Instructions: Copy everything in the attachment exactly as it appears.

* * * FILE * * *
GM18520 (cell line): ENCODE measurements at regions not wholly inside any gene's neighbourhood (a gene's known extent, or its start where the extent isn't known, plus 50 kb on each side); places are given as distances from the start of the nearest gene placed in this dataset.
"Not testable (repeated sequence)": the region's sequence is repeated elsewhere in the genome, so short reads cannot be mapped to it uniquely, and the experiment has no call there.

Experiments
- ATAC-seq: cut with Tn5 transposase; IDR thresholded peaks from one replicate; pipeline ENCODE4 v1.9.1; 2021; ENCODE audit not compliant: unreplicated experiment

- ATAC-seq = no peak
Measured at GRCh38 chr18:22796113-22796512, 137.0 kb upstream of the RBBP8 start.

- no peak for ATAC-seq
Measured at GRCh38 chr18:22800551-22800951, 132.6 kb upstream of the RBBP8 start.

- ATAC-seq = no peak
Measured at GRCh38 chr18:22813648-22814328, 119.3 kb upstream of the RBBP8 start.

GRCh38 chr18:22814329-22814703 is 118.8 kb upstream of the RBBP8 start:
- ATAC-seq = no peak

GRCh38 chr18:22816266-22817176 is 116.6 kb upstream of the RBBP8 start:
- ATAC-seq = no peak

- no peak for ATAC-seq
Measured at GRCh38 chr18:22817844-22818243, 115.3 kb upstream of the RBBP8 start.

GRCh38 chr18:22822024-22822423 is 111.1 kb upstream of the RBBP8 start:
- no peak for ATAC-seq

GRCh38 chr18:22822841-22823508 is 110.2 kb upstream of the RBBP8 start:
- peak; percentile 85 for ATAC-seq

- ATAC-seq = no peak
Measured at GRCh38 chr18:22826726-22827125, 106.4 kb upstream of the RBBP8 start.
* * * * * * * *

GM18520 (cell line): ENCODE measurements at regions not wholly inside any gene's neighbourhood (a gene's known extent, or its start where the extent isn't known, plus 50 kb on each side); places are given as distances from the start of the nearest gene placed in this dataset.
"Not testable (repeated sequence)": the region's sequence is repeated elsewhere in the genome, so short reads cannot be mapped to it uniquely, and the experiment has no call there.

Experiments
- ATAC-seq: cut with Tn5 transposase; IDR thresholded peaks from one replicate; pipeline ENCODE4 v1.9.1; 2021; ENCODE audit not compliant: unreplicated experiment

- ATAC-seq = no peak
Measured at GRCh38 chr18:22796113-22796512, 137.0 kb upstream of the RBBP8 start.

- no peak for ATAC-seq
Measured at GRCh38 chr18:22800551-22800951, 132.6 kb upstream of the RBBP8 start.

- ATAC-seq = no peak
Measured at GRCh38 chr18:22813648-22814328, 119.3 kb upstream of the RBBP8 start.

GRCh38 chr18:22814329-22814703 is 118.8 kb upstream of the RBBP8 start:
- ATAC-seq = no peak

GRCh38 chr18:22816266-22817176 is 116.6 kb upstream of the RBBP8 start:
- ATAC-seq = no peak

- no peak for ATAC-seq
Measured at GRCh38 chr18:22817844-22818243, 115.3 kb upstream of the RBBP8 start.

GRCh38 chr18:22822024-22822423 is 111.1 kb upstream of the RBBP8 start:
- no peak for ATAC-seq

GRCh38 chr18:22822841-22823508 is 110.2 kb upstream of the RBBP8 start:
- peak; percentile 85 for ATAC-seq

- ATAC-seq = no peak
Measured at GRCh38 chr18:22826726-22827125, 106.4 kb upstream of the RBBP8 start.